It's not just jet lag you need to worry about! A complete guide to how flying affects your health (and what you can do to combat it)
- MailOnline Travel reveals how flying can affect your health
- From sickness at 30,000ft and Breathing difficulties to DVT ...
- Frequent flyers can also suffer from bad breath and constipation
It’s great fun to fly off on holiday every now and then, but as any health professional will tell you, an airplane cabin is not a healthy environment.
Any time in the sky, from a couple of hours to a whole day or more when crossing multiple time zones is, for the human body, a real challenge.
Aside from the cabin pressure, dry air, and sitting squashed in one place while a small child uses the back of your seat as a punch bag, there are a host of unpleasant things that happen to your body while you’re travelling.
Scroll down for video
Jet lag isn't the only thing flyers have to worry about when travelling at 30,000ft...
There are a host of unpleasant things that happen to your body while you’re travelling, not least a cold head
Frequent flyers can be susceptible to a host of health problems, from cardiovascular disease and cancer, to vision and hearing problems, even mental disorders and cognitive decline.
On that cheery note, MailOnline Travel has compiled a list of health horrors to watch out for next time you’re thousands of feet up in the sky…
The increased risk of catching a cold is more than 100 times higher on a plane according to the Journal of Environmental Health Research.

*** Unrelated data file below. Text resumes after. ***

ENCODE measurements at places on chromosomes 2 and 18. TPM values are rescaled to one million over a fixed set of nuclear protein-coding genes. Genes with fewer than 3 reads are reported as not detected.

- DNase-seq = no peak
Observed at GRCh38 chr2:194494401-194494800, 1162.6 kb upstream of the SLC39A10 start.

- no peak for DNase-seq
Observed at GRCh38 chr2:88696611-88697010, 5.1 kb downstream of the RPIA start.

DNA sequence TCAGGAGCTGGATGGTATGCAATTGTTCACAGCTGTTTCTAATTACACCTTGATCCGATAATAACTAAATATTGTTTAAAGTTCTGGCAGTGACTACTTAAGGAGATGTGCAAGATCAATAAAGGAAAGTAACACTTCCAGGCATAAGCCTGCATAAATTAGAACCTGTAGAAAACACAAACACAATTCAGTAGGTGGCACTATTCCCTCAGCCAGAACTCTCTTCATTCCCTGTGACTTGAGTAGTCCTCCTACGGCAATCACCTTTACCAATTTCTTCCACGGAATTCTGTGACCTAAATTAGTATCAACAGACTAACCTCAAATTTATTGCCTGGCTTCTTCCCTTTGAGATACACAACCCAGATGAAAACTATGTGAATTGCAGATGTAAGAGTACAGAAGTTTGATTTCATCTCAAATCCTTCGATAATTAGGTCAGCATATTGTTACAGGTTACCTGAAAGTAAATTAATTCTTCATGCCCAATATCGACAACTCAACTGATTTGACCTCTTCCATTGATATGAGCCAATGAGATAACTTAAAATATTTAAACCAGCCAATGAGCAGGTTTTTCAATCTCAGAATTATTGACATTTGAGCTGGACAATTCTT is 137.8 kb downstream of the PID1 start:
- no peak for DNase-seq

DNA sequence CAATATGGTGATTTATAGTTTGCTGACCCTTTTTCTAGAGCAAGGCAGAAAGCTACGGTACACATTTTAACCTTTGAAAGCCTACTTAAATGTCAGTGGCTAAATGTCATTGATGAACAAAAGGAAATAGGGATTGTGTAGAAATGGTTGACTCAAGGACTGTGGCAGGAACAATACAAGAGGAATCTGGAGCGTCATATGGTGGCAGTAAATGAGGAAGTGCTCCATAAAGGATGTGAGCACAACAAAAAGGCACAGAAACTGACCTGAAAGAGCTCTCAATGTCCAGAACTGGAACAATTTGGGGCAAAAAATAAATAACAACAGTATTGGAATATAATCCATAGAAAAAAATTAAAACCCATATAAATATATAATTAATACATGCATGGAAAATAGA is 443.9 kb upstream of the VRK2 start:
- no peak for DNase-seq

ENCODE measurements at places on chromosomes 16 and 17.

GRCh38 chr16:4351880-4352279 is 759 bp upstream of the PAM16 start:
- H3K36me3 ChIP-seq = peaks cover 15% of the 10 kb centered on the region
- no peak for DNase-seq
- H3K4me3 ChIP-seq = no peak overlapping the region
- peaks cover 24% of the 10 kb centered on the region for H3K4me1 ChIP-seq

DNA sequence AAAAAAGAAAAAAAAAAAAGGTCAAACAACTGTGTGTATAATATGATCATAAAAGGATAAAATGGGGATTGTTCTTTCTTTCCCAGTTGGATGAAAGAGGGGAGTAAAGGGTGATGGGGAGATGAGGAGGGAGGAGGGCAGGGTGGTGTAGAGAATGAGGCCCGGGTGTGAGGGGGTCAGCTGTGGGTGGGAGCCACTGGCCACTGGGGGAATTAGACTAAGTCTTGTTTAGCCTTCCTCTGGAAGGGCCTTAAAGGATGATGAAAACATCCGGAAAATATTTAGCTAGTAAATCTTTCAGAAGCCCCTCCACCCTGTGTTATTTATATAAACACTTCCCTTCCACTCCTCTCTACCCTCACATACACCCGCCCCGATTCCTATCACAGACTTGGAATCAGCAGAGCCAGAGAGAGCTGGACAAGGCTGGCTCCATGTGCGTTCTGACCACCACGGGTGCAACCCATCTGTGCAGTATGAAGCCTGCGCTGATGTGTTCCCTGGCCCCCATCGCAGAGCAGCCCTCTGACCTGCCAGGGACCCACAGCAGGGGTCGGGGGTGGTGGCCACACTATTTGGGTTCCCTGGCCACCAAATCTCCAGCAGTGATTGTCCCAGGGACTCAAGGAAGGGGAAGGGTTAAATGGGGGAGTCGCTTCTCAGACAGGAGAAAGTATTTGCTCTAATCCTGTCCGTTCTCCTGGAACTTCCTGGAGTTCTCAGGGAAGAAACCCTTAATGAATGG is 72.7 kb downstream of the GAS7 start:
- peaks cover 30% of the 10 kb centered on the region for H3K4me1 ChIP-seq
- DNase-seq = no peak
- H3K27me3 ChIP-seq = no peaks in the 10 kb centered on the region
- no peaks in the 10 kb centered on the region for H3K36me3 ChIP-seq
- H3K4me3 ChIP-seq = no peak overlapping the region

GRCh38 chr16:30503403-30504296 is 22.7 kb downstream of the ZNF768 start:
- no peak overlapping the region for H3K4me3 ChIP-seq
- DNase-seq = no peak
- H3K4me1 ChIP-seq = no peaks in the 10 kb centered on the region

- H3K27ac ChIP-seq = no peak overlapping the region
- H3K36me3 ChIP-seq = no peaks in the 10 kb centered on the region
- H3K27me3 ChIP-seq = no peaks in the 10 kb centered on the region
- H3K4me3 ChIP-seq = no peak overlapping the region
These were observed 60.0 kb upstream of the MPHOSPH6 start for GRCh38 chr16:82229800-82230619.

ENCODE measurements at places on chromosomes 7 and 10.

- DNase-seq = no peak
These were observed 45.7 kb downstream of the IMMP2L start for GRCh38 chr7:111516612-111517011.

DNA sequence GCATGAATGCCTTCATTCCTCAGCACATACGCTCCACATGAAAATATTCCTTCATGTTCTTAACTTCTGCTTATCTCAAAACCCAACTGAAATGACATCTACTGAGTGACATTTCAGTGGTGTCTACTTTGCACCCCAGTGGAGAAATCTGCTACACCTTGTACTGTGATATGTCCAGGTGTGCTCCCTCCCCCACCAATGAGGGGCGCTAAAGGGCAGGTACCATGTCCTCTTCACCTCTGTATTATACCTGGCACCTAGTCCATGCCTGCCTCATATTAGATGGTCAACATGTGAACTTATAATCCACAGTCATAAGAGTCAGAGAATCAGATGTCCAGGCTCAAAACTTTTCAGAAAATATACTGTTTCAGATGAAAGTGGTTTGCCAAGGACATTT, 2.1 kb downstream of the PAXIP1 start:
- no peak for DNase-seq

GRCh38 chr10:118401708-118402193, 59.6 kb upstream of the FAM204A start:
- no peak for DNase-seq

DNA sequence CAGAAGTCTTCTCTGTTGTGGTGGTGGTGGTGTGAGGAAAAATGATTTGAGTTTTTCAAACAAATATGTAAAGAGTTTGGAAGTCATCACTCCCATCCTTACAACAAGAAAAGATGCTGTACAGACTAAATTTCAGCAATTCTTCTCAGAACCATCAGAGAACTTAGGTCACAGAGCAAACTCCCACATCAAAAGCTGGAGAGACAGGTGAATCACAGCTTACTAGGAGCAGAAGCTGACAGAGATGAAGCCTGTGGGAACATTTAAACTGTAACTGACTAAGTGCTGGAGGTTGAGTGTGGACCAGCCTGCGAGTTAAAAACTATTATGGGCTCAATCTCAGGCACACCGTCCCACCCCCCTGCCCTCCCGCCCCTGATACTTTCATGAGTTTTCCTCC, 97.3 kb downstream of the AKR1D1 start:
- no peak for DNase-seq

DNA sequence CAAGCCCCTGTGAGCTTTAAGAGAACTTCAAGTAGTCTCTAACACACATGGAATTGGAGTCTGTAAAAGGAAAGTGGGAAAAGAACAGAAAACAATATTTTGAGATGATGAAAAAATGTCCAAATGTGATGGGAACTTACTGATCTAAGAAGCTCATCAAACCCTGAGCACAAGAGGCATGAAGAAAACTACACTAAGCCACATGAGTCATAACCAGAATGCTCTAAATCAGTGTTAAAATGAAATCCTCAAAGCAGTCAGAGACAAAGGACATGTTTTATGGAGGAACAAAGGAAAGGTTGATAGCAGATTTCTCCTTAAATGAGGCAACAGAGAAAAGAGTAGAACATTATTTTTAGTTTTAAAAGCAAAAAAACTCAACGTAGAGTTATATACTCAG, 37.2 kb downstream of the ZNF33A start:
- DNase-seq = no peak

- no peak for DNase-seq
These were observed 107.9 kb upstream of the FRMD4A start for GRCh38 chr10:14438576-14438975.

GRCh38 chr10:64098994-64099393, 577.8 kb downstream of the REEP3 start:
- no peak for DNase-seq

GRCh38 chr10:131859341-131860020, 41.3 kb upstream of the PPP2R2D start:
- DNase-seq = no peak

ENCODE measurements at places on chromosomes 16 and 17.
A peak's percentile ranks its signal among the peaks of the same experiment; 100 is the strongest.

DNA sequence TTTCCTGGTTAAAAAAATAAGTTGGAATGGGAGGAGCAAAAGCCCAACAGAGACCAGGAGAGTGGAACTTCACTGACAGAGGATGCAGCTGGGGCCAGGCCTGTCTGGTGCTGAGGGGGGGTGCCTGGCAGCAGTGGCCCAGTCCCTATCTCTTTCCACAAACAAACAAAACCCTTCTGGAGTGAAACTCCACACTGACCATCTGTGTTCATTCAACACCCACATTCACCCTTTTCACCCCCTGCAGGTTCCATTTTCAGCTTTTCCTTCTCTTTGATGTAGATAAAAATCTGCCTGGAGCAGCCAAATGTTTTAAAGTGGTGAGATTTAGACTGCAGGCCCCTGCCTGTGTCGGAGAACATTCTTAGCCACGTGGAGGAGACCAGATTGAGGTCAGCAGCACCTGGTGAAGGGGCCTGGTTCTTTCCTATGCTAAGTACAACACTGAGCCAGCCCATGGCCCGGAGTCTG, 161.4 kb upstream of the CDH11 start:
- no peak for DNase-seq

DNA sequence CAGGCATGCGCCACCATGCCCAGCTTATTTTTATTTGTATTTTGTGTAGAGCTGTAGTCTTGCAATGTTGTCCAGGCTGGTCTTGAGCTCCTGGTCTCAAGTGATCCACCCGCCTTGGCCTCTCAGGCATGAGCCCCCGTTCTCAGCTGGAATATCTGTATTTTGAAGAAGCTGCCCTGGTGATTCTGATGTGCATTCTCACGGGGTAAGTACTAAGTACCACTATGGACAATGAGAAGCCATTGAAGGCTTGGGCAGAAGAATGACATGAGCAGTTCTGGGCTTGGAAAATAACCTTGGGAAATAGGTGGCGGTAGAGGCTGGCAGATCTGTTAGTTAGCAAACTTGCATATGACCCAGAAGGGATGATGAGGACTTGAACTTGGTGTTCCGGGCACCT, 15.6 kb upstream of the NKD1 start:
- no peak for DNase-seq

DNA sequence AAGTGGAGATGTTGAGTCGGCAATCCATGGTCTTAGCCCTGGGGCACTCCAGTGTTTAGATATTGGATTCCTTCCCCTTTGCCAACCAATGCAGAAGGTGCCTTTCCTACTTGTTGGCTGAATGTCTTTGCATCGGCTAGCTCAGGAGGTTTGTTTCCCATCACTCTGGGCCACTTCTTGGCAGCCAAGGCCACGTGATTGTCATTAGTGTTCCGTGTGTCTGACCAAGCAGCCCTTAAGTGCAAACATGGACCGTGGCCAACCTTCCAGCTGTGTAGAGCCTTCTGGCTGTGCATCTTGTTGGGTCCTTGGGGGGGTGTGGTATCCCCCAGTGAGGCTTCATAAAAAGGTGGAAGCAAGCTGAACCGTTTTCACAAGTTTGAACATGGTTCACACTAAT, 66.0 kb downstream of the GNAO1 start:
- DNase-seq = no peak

A recent study showed that when you sneeze on a plane - unless you catch it in the crook of your arm - airborne particles can travel up to 50 feet, dispersing in all directions around the cabin due to plane airflow.
More serious disease risks include catching food-borne illnesses on the flight such as E Coli or Salmonella – although these could be caught anywhere.
Excuse me a moment... Being sick on board is just one of many rather unpleasant things that can happen. And it's not so good if you're the one being sick either
Deep Vein Thrombosis
There’s a reason those funny looking flight socks are popular. A very well-known risk during air travel is developing leg clots or DVT, which kills thousands of people every year.
Long periods of immobility increase the risk as sitting and leg room are cramped. Dehydration and low cabin pressure are also contributors, according to the American Heart Association.
Be active. The only thing that gets that blood from the lower body back up to the heart is muscle contraction, so move around and flex those leg muscles regularly.
Tastebuds also take a battering while in the sky, which is why food doesn't taste as good mid-air
The pressure in an airplane cabin at cruising altitude may make you feel like you are high in the mountains. There's less oxygen available which puts an added load on a system trying to get the required amount of oxygen into the bloodstream.
And while our usual home environment has a humidity level of about 35 per cent, on a plane it’s below 25 per cent, which may also disturb breathing.
During any flight that’s more than four hours, depending on where you are sitting, you are at the threshold for exposing yourself to hearing loss - and the more you fly, the greater the risk.